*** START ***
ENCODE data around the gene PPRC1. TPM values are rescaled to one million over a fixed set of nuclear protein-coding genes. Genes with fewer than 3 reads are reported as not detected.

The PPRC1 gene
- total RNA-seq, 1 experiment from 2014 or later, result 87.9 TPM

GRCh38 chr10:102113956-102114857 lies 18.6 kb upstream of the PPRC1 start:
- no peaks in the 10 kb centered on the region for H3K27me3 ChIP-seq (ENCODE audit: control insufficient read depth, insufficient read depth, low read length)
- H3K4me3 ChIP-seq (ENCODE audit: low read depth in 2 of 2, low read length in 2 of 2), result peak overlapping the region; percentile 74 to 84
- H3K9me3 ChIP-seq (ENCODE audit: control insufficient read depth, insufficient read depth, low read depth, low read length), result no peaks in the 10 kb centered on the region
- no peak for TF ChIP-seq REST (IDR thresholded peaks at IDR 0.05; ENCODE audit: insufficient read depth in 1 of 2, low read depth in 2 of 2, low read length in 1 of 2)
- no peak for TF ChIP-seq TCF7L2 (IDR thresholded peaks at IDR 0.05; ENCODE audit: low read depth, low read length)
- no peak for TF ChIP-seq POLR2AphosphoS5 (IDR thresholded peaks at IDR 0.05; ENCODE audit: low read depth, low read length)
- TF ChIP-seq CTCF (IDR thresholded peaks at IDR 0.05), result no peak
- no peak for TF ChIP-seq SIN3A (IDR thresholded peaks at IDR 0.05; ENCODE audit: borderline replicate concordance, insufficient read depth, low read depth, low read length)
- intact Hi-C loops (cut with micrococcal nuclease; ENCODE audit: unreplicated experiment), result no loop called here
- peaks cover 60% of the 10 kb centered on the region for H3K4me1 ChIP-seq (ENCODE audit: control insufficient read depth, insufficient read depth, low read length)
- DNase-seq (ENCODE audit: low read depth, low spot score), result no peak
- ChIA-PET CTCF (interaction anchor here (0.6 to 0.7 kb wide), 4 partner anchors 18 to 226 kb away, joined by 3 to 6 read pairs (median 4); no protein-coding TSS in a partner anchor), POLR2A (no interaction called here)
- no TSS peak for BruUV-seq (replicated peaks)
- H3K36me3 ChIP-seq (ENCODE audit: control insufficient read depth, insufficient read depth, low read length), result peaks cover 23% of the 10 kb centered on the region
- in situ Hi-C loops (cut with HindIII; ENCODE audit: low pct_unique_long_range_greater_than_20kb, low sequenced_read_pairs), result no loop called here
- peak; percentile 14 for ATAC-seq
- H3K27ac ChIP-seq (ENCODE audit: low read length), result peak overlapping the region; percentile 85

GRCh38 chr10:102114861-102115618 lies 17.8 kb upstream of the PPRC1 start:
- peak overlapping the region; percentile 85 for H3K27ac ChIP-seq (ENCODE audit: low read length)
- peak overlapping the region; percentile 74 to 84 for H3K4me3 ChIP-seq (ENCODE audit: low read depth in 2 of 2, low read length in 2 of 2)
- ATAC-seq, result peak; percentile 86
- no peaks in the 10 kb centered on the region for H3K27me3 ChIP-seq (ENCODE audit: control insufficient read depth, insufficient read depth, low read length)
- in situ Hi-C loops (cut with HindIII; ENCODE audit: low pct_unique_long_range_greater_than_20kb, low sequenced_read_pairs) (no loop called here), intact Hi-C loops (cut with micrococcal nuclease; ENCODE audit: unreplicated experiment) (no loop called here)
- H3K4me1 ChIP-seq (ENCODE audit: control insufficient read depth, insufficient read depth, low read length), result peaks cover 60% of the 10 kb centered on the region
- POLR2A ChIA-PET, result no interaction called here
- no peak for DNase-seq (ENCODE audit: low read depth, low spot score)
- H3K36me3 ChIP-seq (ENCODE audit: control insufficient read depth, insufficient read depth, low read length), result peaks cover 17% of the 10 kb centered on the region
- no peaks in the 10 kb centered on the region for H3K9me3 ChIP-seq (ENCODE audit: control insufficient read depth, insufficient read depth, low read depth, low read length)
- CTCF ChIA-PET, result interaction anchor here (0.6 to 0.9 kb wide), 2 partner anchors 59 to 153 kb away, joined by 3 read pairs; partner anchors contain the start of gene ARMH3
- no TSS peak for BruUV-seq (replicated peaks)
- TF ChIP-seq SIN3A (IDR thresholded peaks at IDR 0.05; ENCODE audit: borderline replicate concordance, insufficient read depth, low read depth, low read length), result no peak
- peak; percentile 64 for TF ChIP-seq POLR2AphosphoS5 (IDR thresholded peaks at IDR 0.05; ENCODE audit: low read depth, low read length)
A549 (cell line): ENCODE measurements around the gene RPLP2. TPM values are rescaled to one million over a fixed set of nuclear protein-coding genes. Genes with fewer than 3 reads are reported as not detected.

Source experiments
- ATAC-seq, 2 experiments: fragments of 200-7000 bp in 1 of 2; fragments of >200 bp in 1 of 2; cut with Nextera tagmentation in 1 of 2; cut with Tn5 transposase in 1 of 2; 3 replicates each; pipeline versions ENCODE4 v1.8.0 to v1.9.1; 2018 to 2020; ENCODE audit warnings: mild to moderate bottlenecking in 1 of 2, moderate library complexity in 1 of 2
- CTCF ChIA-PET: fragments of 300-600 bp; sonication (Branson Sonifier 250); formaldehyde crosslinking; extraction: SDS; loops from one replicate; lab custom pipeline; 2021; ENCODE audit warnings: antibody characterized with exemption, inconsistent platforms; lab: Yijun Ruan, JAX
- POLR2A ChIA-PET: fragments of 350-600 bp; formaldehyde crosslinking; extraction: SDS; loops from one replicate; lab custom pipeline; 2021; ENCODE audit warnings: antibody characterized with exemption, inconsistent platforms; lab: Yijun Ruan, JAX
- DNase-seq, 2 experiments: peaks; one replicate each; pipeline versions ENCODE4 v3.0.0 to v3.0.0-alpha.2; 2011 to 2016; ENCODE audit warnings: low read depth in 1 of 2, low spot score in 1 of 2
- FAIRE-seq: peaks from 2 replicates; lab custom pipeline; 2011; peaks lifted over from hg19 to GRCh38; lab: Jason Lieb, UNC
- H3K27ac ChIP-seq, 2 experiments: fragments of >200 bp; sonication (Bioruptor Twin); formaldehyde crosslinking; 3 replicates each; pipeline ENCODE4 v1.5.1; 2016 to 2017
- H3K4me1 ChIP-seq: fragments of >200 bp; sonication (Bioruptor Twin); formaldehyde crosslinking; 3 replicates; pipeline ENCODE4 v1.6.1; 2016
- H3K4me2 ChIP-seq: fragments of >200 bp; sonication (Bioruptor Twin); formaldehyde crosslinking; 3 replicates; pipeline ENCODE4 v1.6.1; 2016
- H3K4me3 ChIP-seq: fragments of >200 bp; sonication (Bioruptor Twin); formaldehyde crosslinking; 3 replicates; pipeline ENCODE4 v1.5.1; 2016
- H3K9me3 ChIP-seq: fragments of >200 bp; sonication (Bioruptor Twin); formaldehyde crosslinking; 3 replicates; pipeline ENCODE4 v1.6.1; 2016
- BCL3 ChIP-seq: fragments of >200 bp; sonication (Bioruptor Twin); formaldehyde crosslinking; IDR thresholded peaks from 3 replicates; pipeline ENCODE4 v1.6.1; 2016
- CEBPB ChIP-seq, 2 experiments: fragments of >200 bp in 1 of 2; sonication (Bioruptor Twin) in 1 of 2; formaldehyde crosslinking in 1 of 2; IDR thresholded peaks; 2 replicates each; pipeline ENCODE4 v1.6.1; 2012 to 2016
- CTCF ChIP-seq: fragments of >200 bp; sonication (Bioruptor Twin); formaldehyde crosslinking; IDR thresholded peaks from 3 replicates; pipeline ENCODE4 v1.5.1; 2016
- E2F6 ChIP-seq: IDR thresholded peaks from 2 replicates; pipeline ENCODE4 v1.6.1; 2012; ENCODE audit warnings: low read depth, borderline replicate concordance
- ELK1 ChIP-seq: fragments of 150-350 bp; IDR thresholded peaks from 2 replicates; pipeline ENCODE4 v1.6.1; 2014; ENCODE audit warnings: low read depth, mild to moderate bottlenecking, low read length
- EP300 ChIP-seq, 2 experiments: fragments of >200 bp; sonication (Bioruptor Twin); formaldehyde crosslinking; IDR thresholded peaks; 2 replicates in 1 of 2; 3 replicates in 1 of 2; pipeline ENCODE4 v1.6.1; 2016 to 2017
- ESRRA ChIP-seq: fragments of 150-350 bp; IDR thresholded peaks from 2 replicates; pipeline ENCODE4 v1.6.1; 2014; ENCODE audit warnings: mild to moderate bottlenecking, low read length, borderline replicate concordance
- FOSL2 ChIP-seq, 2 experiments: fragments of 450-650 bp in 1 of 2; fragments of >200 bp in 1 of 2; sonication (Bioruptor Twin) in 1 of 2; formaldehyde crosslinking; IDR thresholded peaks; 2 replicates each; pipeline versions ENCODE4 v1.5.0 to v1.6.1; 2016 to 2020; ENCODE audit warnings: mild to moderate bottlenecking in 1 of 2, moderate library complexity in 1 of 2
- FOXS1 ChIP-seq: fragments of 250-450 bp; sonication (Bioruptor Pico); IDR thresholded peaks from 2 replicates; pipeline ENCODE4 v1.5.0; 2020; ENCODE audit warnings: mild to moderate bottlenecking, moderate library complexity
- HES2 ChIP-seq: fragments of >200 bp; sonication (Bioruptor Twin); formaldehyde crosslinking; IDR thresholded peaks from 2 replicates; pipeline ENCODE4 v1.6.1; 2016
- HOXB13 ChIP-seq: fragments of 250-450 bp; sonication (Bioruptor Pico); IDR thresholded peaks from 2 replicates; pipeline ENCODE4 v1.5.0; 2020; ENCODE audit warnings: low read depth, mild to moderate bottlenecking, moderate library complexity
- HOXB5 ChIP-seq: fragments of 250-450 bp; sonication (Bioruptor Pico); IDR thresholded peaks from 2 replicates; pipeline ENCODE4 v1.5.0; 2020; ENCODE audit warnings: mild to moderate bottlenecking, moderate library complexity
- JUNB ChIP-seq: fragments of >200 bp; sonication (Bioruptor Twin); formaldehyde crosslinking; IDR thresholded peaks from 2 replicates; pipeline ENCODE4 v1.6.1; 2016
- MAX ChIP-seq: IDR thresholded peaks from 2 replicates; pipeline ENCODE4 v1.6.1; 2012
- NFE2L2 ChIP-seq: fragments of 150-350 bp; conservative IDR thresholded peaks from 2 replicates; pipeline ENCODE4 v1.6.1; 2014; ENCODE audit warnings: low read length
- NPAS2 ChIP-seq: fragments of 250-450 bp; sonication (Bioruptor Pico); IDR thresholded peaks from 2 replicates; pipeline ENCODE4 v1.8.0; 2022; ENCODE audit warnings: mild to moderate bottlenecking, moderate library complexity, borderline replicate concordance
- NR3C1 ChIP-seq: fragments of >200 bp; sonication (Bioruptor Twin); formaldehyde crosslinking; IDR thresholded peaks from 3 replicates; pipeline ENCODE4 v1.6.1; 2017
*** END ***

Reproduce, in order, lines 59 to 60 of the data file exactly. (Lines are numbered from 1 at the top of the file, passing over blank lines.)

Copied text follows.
- HOXB13 ChIP-seq: fragments of 250-450 bp; sonication (Bioruptor Pico); IDR thresholded peaks from 2 replicates; pipeline ENCODE4 v1.5.0; 2020; ENCODE audit warnings: low read depth, mild to moderate bottlenecking, moderate library complexity
- HOXB5 ChIP-seq: fragments of 250-450 bp; sonication (Bioruptor Pico); IDR thresholded peaks from 2 replicates; pipeline ENCODE4 v1.5.0; 2020; ENCODE audit warnings: mild to moderate bottlenecking, moderate library complexity